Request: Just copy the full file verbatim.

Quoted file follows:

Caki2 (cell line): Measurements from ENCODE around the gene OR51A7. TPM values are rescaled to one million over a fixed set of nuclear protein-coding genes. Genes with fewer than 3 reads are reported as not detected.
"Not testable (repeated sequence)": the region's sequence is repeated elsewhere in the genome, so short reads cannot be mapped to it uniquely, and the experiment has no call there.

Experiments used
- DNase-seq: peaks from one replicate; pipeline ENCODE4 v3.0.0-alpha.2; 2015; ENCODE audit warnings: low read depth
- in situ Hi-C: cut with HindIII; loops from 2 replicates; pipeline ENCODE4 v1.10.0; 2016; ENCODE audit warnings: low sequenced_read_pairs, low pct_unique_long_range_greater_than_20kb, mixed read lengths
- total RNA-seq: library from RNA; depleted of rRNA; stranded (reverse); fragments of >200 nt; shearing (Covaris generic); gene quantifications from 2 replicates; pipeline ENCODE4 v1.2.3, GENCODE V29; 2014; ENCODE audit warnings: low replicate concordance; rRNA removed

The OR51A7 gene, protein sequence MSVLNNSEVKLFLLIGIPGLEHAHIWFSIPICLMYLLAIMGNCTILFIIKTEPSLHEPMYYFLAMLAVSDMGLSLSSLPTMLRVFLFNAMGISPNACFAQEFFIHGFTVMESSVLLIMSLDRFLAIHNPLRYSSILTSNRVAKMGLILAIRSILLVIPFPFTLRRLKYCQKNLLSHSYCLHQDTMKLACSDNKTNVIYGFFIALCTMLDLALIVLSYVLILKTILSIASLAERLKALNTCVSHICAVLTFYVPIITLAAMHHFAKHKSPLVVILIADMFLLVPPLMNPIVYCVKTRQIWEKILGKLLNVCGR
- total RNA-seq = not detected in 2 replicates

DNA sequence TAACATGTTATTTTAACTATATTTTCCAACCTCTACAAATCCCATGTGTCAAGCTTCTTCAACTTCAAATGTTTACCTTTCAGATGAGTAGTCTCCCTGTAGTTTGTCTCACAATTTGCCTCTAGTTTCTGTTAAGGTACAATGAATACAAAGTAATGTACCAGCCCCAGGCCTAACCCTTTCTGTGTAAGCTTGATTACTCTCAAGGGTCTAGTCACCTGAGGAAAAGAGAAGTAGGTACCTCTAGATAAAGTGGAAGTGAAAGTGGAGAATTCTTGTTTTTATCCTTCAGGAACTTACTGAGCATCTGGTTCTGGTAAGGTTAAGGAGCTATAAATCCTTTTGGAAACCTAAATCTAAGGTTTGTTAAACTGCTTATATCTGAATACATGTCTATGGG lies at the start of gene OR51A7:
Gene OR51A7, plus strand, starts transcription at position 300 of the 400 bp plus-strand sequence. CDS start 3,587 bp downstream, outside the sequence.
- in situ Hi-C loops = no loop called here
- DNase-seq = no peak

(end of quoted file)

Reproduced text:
Caki2 (cell line): Measurements from ENCODE around the gene OR51A7. TPM values are rescaled to one million over a fixed set of nuclear protein-coding genes. Genes with fewer than 3 reads are reported as not detected.
"Not testable (repeated sequence)": the region's sequence is repeated elsewhere in the genome, so short reads cannot be mapped to it uniquely, and the experiment has no call there.

Experiments used
- DNase-seq: peaks from one replicate; pipeline ENCODE4 v3.0.0-alpha.2; 2015; ENCODE audit warnings: low read depth
- in situ Hi-C: cut with HindIII; loops from 2 replicates; pipeline ENCODE4 v1.10.0; 2016; ENCODE audit warnings: low sequenced_read_pairs, low pct_unique_long_range_greater_than_20kb, mixed read lengths
- total RNA-seq: library from RNA; depleted of rRNA; stranded (reverse); fragments of >200 nt; shearing (Covaris generic); gene quantifications from 2 replicates; pipeline ENCODE4 v1.2.3, GENCODE V29; 2014; ENCODE audit warnings: low replicate concordance; rRNA removed

The OR51A7 gene, protein sequence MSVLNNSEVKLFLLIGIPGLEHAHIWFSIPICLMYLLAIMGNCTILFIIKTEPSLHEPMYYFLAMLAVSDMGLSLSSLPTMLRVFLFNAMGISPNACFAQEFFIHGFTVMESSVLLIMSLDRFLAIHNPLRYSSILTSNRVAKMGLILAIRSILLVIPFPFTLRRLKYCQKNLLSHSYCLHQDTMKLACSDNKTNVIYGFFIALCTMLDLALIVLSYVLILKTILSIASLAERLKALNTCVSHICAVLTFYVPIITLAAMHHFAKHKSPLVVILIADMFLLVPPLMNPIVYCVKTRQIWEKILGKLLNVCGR
- total RNA-seq = not detected in 2 replicates

DNA sequence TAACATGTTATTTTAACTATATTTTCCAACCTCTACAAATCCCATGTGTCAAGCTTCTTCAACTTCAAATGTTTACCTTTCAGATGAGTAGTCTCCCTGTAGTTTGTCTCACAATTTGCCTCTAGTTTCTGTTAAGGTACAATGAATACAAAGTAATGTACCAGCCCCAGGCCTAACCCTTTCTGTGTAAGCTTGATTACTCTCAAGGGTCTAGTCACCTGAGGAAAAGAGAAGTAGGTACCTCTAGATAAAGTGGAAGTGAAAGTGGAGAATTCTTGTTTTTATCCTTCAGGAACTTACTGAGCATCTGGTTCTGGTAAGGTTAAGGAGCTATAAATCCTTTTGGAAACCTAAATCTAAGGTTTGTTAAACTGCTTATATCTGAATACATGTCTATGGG lies at the start of gene OR51A7:
Gene OR51A7, plus strand, starts transcription at position 300 of the 400 bp plus-strand sequence. CDS start 3,587 bp downstream, outside the sequence.
- in situ Hi-C loops = no loop called here
- DNase-seq = no peak